Women of Distinction?

Daily Mail (London), October 14, 2008 | Go to article overview

Women of Distinction?


Byline: Vanessa Allen, Marcus Dunk

ROYAL Mail has been condemned for releasing a set of stamps that include controversial family planning pioneer Marie Stopes.

From today her face will appear on the 50p stamp in the Women of Distinction set, which commemorates the achievements of six women.

Stopes was accused of being racist because of her support for eugenics - the 'perfection of the race' through selective breeding.

The Rev Peter Mullen, chaplain to the Stock Exchange, branded Stopes a 'Nazi sympathiser'. He said: 'She campaigned to have the poor, the sick and people of mixed race sterilised.' Here we profile the six women featured in the set.

1 MARIE STOPES (1880-1958) A NAZI-LOVING bigot, her work in family planning has long been tainted by her views on race and eugenics. In 1921, she opened the country's first family planning clinic in London, and gave advice about fertility and contraception.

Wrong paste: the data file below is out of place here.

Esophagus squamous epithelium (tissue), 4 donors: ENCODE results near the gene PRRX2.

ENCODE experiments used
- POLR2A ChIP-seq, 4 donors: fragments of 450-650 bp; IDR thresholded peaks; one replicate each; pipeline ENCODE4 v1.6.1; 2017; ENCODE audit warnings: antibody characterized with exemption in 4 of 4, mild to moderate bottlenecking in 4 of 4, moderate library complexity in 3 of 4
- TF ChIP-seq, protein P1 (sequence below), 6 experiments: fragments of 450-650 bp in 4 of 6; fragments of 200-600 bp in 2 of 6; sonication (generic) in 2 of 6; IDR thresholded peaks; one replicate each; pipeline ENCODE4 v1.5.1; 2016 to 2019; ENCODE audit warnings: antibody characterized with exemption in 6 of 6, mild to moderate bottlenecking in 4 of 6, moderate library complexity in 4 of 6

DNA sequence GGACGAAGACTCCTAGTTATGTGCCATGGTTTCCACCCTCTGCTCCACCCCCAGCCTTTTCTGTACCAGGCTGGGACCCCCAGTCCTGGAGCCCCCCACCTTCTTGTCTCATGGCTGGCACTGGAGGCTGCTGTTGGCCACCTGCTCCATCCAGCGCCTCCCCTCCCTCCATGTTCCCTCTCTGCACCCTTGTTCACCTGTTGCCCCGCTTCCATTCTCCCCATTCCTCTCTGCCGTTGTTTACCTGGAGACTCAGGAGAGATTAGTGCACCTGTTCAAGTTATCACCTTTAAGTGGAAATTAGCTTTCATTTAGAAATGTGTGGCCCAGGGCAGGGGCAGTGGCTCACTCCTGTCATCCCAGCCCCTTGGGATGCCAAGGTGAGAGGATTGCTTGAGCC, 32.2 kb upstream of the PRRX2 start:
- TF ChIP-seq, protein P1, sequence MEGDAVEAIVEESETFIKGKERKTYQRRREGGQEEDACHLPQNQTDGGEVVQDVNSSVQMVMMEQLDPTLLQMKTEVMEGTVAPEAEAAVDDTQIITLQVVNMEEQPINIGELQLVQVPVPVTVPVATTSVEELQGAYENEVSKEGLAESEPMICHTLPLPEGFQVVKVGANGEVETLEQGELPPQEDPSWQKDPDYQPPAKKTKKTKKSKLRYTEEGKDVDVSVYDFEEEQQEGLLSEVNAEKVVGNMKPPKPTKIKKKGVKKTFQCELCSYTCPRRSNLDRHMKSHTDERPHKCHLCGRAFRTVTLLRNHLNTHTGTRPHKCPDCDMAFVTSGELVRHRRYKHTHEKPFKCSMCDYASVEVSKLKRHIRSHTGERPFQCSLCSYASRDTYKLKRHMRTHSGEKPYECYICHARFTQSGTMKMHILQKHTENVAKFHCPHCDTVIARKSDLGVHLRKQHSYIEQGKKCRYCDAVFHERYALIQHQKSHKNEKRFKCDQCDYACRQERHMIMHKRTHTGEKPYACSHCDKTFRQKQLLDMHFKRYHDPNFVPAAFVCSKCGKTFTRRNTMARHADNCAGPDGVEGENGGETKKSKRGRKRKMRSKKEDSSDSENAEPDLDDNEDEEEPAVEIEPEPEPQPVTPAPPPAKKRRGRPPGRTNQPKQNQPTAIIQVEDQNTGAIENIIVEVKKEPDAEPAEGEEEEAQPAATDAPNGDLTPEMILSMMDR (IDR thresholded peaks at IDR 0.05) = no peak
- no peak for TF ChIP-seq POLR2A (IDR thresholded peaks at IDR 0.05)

But her interest in eugenics led to her becoming a passionate admirer of Hitler, and she sent him a love letter and a book of poems.

2 CLAUDIA JONES (1915-1964) ACOMMUNIST and sometime jailbird, Jones was one of the founders of the Notting Hill Carnival..

Born in Trinidad, she moved with her family aged eight to New York, where they lived in poverty in Harlem.

Her involvement with the Communist Party landed her in trouble during the McCarthy era, and after being imprisoned four times, she was deported from the U.S. in 1955.

Britain granted her asylum, and after the race riots in Notting Hill in 1958, she helped set up the carnival to showcase Afro-Caribbean talent.

3 BARBARA CASTLE (1910-2002) AS Employment and Productivity Secretary during the Wilson government, flame-haired Barbara Castle was influential in getting the Equal Pay Act - which prohibits less favourable pay and conditions for women - through parliament in 1970. …

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